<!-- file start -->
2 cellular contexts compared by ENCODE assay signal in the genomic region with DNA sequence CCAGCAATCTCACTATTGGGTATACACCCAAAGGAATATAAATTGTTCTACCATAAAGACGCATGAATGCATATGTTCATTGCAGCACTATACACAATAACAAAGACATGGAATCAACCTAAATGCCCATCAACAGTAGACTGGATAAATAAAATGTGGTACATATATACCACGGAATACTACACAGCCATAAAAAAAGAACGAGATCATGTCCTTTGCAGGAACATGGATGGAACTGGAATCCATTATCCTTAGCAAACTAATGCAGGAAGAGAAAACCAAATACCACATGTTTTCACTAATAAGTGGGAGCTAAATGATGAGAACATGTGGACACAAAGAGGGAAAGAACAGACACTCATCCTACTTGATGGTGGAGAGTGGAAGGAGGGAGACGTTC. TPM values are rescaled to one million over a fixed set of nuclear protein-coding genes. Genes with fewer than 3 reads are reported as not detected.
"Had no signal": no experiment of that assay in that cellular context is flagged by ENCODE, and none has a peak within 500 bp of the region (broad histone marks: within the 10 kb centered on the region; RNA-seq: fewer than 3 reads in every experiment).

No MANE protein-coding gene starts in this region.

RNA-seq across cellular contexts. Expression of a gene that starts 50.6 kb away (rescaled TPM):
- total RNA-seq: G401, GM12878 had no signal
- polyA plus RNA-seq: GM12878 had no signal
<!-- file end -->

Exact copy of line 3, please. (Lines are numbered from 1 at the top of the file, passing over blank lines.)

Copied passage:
No MANE protein-coding gene starts in this region.